“Being an ally means you’re coming from a place where you know what issues are going on, you stay up to date about what’s happening in the world, and just because you don’t identify as part of the LGBTQIA+ community, doesn’t mean that you can’t teach about what’s going on,” Beau Amaya, MSN, RN, OCN®, associate director of patient and caregiver education at Memorial Sloan Kettering Cancer Center in New York, NY, told Jaime Weimer, MSN, RN, AGCNS-BS, AOCNS®, oncology clinical specialist at ONS. Amaya discussed the nursing considerations when caring for LGBTQ+ patients with cancer. You can earn free NCPD contact hours after listening to this episode and completing the evaluation linked below.
Music Credit: “Fireflies and Stardust” by Kevin MacLeod
Licensed under Creative Commons by Attribution 3.0
Earn 0.75 contact hours of nursing continuing professional development (NCPD) by listening to the full recording and completing an evaluation at myoutcomes.ons.org by June 2, 2025. The planners and faculty for this episode have no relevant financial relationships with ineligible companies to disclose. ONS is accredited as a provider of NCPD by the American Nurses Credentialing Center’s Commission on Accreditation.
Learning outcome: The learner will report an increase in knowledge related to caring for patients with cancer in the LGBTQIA+ community.
To discuss the information in this episode with other oncology nurses, visit the ONS Communities.
To provide feedback or otherwise reach ONS about the podcast, email pubONSVoice@ons.org.
Highlights From Today’s Episode
“Sexual orientation and gender identify data is important because it really tells you the history and what’s going on with the patient. Some patients may identify as a woman, but their sex assigned at birth may be male. The patient may be presenting as a trans woman or as a woman. You’re not seeing their full health history because you may not know all of the different information about them. So, sex assigned at birth is really important to know really the full medical history and what the patient is really needing to be cared for.” Timestamp (TS) 05:10
“It is not the community’s duty to gain the trust from the providers. It is our duty as providers to make a safe space so patients can come to us to get care. When you have mistrust and fear of going to healthcare providers, it’s not going to do well for the community. They’re not going to get screened; they’re not going to get diagnosed early. They’re just going to have poor outcomes.” TS 14:16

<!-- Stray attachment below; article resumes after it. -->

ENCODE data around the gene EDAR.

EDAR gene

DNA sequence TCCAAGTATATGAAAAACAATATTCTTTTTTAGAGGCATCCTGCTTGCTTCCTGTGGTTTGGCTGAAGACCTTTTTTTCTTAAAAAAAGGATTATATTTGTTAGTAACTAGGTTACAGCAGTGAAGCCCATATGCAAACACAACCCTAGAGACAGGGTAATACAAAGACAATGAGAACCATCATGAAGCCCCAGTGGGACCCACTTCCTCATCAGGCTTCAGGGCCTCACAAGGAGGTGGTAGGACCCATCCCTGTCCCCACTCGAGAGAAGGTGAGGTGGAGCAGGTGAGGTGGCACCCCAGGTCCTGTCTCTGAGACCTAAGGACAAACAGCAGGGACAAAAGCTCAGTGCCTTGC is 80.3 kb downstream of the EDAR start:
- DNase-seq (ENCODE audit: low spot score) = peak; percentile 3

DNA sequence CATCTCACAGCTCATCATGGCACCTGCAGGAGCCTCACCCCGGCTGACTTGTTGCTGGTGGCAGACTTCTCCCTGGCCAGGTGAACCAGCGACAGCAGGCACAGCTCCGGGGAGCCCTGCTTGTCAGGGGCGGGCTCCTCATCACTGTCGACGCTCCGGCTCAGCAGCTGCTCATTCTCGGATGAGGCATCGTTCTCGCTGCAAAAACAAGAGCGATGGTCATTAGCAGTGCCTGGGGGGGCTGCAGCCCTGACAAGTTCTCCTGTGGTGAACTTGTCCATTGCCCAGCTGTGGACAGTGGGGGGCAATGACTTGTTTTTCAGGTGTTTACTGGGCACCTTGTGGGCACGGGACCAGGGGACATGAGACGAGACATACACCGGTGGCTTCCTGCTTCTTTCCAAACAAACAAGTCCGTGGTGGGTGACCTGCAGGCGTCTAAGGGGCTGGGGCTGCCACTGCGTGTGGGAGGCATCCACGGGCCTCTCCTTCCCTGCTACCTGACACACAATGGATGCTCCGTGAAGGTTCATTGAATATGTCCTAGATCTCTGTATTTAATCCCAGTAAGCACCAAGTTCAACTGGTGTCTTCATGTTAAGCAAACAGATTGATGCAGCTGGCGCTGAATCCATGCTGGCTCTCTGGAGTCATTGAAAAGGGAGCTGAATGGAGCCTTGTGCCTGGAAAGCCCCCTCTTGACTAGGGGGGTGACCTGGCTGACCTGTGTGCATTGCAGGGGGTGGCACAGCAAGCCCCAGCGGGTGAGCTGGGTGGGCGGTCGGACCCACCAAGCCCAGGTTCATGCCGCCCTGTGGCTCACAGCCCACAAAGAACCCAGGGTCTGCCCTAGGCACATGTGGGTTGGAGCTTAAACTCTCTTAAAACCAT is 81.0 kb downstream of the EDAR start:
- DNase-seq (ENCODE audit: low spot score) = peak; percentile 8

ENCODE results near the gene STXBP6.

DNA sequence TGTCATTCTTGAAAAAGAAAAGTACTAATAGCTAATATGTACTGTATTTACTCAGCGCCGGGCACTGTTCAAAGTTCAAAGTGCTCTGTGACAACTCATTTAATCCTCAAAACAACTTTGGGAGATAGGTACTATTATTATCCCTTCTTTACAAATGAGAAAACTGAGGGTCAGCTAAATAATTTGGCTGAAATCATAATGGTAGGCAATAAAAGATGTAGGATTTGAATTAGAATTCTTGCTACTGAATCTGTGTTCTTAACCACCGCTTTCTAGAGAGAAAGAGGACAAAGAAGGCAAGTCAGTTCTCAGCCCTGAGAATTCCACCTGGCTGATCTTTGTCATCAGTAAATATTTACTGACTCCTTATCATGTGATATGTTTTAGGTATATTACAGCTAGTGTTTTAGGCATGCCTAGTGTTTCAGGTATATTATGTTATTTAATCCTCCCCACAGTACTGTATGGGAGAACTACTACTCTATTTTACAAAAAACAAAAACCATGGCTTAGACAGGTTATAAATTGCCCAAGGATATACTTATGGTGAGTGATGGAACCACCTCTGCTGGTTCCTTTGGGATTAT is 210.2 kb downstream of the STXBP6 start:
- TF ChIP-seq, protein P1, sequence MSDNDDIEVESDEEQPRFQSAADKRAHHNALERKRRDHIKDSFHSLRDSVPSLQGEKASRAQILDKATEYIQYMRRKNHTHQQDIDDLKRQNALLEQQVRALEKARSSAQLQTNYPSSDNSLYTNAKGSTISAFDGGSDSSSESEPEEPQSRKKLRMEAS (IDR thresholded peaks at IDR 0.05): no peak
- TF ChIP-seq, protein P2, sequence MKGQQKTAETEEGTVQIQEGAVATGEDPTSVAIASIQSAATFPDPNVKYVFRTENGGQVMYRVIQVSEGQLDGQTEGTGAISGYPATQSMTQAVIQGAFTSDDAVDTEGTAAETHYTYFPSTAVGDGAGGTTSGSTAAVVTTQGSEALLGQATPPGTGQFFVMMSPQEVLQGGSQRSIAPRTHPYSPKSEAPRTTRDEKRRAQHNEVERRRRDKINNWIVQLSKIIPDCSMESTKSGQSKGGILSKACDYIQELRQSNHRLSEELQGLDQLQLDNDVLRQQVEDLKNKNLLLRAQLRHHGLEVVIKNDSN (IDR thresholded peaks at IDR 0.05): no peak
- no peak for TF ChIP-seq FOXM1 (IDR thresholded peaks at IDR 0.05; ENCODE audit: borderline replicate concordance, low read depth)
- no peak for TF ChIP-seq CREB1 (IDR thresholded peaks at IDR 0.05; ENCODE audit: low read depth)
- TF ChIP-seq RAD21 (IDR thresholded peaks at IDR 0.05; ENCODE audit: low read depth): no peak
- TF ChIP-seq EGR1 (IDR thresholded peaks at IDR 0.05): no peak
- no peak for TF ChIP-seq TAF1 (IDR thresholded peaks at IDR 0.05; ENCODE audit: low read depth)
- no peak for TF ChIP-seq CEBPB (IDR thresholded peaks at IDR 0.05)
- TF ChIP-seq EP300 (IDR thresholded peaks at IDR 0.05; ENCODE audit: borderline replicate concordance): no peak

“We’re the most trusted profession, and patients really get in tune with us. If they feel safe with the nurse, they really start to feel safe within the healthcare system, and you can really tackle a lot of the feelings and worry the patient has by just being there for the patient and by really acknowledging who they are, who their families are, who their caregivers are. And it’s something that is so powerful. As nurses, we sometimes forget that we have that power.” TS 16:00
“I have talked to many people, and they feel, ‘I can’t do a Safe Zone training. I can’t talk about LGBTQ issues because I’m not part of the community.’ And I always combat that and say, ‘Well, I don’t have cancer. I have never experienced that, but I teach about cancer. I take care of people with cancer.’ Being an ally means you’re coming from a place where you know what issues are going on, you stay up to date about what’s happening in the world, and just because you don’t identify as part of the LGBTQIA+ community, doesn’t mean that you can’t teach about what’s going on.” TS 26:32
“I wouldn’t make assumptions about people. And I think this goes for all people. This isn’t just an LGBTQ issue, this is a patient issue. . . . Don’t assume things about patients. Ask about our patients, learn about our patients. Ask open-ended questions to really learn about people.” TS 30:10